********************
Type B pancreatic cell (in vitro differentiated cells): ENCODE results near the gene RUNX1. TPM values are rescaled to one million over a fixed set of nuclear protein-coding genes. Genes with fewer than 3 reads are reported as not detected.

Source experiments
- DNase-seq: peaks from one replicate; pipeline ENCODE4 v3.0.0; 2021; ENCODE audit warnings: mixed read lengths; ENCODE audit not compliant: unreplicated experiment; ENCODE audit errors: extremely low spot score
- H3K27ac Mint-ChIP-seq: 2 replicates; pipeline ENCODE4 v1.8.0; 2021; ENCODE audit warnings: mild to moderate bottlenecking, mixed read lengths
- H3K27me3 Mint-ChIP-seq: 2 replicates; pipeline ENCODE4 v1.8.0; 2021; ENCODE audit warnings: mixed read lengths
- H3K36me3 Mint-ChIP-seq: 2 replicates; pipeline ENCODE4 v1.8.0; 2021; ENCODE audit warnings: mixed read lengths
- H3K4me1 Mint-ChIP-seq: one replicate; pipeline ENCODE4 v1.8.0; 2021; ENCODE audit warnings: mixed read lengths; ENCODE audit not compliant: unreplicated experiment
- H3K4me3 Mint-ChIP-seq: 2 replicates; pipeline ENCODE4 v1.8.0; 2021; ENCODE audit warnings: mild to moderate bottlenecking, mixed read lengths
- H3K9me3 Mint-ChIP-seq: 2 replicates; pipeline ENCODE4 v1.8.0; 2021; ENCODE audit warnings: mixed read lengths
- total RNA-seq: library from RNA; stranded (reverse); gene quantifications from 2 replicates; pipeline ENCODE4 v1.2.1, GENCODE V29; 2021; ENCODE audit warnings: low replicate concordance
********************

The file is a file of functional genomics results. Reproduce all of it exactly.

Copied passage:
Type B pancreatic cell (in vitro differentiated cells): ENCODE results near the gene RUNX1. TPM values are rescaled to one million over a fixed set of nuclear protein-coding genes. Genes with fewer than 3 reads are reported as not detected.

Source experiments
- DNase-seq: peaks from one replicate; pipeline ENCODE4 v3.0.0; 2021; ENCODE audit warnings: mixed read lengths; ENCODE audit not compliant: unreplicated experiment; ENCODE audit errors: extremely low spot score
- H3K27ac Mint-ChIP-seq: 2 replicates; pipeline ENCODE4 v1.8.0; 2021; ENCODE audit warnings: mild to moderate bottlenecking, mixed read lengths
- H3K27me3 Mint-ChIP-seq: 2 replicates; pipeline ENCODE4 v1.8.0; 2021; ENCODE audit warnings: mixed read lengths
- H3K36me3 Mint-ChIP-seq: 2 replicates; pipeline ENCODE4 v1.8.0; 2021; ENCODE audit warnings: mixed read lengths
- H3K4me1 Mint-ChIP-seq: one replicate; pipeline ENCODE4 v1.8.0; 2021; ENCODE audit warnings: mixed read lengths; ENCODE audit not compliant: unreplicated experiment
- H3K4me3 Mint-ChIP-seq: 2 replicates; pipeline ENCODE4 v1.8.0; 2021; ENCODE audit warnings: mild to moderate bottlenecking, mixed read lengths
- H3K9me3 Mint-ChIP-seq: 2 replicates; pipeline ENCODE4 v1.8.0; 2021; ENCODE audit warnings: mixed read lengths
- total RNA-seq: library from RNA; stranded (reverse); gene quantifications from 2 replicates; pipeline ENCODE4 v1.2.1, GENCODE V29; 2021; ENCODE audit warnings: low replicate concordance